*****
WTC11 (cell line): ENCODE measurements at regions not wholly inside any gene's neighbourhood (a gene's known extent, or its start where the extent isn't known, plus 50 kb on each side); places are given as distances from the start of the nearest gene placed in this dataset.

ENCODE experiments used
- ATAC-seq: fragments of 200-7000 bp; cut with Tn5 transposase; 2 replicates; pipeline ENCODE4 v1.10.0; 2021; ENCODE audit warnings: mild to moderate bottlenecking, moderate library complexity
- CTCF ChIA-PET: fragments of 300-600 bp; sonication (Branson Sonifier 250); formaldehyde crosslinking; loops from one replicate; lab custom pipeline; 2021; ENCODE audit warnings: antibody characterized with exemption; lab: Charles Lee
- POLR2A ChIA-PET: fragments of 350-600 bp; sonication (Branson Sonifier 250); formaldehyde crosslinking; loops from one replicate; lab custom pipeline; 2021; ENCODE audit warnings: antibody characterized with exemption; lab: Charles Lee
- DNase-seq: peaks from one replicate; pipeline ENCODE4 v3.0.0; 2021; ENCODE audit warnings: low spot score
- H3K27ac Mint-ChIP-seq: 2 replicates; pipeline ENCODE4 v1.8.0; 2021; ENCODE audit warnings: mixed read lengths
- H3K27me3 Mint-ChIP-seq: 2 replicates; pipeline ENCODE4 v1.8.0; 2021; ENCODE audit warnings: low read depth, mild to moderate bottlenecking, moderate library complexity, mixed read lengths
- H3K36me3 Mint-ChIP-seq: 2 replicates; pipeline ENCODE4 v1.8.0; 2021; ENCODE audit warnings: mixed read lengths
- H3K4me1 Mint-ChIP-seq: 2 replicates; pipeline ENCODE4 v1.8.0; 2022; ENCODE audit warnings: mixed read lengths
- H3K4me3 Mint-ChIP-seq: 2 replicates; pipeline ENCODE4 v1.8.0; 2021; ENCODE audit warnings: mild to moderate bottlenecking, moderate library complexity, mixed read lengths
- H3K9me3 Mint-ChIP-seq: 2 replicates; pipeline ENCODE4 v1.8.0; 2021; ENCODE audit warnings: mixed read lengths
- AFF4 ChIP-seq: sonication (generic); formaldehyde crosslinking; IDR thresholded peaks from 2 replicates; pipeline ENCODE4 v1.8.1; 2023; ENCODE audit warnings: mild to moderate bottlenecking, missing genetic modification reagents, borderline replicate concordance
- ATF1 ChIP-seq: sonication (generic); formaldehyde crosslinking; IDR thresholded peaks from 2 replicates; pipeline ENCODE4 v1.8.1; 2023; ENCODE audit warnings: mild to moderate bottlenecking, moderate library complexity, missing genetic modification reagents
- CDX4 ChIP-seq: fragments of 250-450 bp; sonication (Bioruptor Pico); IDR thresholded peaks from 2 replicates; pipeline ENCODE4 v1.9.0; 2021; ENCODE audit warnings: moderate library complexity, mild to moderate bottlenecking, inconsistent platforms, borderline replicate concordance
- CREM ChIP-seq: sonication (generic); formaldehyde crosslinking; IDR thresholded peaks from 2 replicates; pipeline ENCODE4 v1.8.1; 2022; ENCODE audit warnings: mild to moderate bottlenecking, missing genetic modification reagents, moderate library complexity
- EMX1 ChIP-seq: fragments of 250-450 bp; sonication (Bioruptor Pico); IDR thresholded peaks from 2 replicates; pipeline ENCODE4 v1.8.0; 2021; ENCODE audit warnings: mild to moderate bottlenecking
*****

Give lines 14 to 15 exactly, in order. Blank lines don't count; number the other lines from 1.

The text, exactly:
- ATF1 ChIP-seq: sonication (generic); formaldehyde crosslinking; IDR thresholded peaks from 2 replicates; pipeline ENCODE4 v1.8.1; 2023; ENCODE audit warnings: mild to moderate bottlenecking, moderate library complexity, missing genetic modification reagents
- CDX4 ChIP-seq: fragments of 250-450 bp; sonication (Bioruptor Pico); IDR thresholded peaks from 2 replicates; pipeline ENCODE4 v1.9.0; 2021; ENCODE audit warnings: moderate library complexity, mild to moderate bottlenecking, inconsistent platforms, borderline replicate concordance